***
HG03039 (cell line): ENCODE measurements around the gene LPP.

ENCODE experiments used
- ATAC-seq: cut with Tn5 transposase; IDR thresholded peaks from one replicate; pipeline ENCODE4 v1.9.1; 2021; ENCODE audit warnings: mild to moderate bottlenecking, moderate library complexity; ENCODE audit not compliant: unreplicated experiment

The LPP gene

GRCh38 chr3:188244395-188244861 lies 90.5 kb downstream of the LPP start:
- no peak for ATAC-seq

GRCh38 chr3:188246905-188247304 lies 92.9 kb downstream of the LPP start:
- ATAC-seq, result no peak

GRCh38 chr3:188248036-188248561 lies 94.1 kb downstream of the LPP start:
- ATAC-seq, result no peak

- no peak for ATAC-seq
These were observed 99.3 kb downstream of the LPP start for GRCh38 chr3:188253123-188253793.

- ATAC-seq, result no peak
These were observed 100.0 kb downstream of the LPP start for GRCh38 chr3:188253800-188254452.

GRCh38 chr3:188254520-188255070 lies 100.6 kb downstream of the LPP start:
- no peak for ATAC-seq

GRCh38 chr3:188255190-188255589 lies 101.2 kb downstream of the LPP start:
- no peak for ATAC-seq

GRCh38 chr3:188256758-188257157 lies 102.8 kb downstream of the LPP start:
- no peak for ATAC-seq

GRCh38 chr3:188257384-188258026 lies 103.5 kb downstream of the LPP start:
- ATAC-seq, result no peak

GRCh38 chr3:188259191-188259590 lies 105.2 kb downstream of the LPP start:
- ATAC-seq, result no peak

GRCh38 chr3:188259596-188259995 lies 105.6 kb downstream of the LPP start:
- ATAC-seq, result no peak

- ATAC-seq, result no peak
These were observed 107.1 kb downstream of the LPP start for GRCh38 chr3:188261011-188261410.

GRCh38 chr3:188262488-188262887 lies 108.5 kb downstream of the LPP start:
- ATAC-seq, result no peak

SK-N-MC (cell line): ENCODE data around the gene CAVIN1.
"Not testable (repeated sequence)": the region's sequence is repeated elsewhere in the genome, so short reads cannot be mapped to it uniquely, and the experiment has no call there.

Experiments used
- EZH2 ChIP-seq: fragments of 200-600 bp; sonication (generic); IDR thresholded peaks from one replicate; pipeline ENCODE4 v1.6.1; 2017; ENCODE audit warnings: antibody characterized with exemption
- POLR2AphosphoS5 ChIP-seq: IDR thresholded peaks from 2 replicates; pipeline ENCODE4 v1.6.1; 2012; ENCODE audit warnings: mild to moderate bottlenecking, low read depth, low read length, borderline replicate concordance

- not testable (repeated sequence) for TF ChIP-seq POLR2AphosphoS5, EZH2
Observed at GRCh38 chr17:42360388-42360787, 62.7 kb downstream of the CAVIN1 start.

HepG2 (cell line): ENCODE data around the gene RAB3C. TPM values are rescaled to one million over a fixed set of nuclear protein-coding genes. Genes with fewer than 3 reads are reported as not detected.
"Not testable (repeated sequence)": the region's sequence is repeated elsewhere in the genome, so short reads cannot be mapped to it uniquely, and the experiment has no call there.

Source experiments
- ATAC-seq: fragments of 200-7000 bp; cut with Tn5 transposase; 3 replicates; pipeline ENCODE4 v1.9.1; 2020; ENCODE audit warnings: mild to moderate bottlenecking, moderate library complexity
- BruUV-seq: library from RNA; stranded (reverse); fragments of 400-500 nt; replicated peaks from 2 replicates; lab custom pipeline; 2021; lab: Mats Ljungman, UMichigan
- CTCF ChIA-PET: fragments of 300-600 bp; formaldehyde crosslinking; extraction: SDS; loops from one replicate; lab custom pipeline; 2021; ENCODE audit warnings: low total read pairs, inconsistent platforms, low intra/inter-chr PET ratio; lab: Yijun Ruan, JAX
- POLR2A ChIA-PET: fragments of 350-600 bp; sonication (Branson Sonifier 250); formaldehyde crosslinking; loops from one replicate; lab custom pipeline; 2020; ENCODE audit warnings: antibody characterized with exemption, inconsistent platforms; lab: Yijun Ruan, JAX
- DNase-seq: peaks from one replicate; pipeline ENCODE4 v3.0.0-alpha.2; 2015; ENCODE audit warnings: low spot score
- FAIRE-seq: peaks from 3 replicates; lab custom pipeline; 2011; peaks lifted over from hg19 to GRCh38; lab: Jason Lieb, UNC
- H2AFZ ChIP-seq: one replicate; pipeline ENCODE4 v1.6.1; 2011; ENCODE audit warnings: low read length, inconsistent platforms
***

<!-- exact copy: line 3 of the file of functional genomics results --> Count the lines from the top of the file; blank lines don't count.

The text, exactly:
- ATAC-seq: cut with Tn5 transposase; IDR thresholded peaks from one replicate; pipeline ENCODE4 v1.9.1; 2021; ENCODE audit warnings: mild to moderate bottlenecking, moderate library complexity; ENCODE audit not compliant: unreplicated experiment